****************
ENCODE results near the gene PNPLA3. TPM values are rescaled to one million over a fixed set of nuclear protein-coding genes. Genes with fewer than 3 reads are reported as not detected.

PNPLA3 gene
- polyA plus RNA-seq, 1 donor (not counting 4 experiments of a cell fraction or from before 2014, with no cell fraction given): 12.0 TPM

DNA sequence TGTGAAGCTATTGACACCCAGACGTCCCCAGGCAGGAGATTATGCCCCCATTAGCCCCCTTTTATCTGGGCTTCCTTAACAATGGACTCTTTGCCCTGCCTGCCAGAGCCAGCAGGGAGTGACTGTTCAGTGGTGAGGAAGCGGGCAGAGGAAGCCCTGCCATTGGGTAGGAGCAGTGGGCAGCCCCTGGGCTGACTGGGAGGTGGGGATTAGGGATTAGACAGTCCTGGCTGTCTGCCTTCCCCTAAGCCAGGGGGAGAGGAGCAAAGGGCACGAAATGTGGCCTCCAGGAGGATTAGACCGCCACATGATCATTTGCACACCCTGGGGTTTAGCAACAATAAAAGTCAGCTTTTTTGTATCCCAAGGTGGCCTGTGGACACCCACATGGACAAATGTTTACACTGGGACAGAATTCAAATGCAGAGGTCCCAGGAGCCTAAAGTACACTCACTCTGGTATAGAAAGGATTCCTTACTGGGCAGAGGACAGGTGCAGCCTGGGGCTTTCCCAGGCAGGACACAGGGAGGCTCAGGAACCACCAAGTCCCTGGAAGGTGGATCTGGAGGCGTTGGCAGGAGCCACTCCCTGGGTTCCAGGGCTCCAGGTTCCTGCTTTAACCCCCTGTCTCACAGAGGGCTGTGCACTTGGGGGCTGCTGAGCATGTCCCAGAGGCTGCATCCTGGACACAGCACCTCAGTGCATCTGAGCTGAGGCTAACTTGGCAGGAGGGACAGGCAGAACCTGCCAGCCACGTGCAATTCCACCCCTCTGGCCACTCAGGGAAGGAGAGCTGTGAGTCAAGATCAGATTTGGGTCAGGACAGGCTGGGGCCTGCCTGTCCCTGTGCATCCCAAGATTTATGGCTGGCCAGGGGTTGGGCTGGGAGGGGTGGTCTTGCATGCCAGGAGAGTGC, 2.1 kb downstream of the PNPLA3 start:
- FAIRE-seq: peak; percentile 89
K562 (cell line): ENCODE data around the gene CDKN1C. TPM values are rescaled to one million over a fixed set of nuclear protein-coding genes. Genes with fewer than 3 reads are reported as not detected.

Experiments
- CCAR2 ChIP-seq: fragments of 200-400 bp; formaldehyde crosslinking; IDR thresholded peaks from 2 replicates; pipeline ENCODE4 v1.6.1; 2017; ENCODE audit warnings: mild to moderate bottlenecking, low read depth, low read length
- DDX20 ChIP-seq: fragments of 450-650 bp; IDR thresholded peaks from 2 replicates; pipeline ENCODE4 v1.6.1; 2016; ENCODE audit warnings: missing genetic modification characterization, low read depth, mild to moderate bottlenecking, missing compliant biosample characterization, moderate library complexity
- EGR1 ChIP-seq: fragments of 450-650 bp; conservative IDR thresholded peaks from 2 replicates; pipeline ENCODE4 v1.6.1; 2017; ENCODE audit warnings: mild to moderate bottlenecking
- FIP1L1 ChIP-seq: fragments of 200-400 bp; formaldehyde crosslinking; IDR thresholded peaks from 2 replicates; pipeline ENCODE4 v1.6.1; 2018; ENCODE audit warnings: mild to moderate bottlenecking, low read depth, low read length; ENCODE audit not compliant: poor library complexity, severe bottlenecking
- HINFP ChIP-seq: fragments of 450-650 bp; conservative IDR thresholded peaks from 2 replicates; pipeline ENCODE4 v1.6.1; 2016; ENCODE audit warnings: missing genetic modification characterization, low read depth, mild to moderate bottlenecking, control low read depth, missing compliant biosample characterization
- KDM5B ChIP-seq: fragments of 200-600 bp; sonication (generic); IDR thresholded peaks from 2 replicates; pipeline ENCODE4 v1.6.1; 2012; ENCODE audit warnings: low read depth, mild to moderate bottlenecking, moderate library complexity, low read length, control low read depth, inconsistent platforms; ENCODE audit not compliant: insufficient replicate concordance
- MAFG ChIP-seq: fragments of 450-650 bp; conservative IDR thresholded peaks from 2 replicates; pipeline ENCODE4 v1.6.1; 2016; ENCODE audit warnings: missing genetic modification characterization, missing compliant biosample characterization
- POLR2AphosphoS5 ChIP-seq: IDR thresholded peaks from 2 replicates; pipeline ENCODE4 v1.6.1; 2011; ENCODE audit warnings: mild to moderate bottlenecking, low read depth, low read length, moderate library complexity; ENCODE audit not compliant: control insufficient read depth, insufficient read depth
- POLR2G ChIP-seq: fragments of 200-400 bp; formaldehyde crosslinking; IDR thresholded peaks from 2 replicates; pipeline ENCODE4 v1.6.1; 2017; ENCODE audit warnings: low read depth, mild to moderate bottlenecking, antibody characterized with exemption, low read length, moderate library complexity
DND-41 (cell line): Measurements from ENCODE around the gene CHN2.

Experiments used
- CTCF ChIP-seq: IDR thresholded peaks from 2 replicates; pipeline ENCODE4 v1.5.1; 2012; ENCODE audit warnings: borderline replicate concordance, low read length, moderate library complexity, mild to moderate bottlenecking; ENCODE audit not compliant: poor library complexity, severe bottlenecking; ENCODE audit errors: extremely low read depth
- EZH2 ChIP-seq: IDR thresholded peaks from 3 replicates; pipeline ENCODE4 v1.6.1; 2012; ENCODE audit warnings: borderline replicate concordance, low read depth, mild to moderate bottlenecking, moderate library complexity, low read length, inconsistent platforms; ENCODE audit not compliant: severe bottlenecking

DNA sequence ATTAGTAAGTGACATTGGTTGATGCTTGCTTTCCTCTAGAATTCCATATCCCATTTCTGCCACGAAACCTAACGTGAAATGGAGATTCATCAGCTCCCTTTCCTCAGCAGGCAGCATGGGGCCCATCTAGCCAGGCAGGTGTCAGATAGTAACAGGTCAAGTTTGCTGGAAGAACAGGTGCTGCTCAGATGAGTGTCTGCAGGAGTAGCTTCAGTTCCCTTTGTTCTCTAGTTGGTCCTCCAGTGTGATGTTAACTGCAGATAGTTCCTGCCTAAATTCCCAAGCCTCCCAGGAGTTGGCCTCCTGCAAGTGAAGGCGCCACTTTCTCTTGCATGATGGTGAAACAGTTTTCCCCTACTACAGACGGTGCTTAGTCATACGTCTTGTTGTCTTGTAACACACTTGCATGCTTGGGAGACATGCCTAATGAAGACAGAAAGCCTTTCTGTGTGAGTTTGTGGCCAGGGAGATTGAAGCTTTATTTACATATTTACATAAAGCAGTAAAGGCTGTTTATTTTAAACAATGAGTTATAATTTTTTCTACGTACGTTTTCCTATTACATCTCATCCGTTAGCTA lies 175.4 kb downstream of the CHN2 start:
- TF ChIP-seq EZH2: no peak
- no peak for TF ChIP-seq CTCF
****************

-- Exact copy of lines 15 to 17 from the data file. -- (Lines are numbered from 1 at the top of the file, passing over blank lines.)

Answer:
- POLR2AphosphoS5 ChIP-seq: IDR thresholded peaks from 2 replicates; pipeline ENCODE4 v1.6.1; 2011; ENCODE audit warnings: mild to moderate bottlenecking, low read depth, low read length, moderate library complexity; ENCODE audit not compliant: control insufficient read depth, insufficient read depth
- POLR2G ChIP-seq: fragments of 200-400 bp; formaldehyde crosslinking; IDR thresholded peaks from 2 replicates; pipeline ENCODE4 v1.6.1; 2017; ENCODE audit warnings: low read depth, mild to moderate bottlenecking, antibody characterized with exemption, low read length, moderate library complexity
DND-41 (cell line): Measurements from ENCODE around the gene CHN2.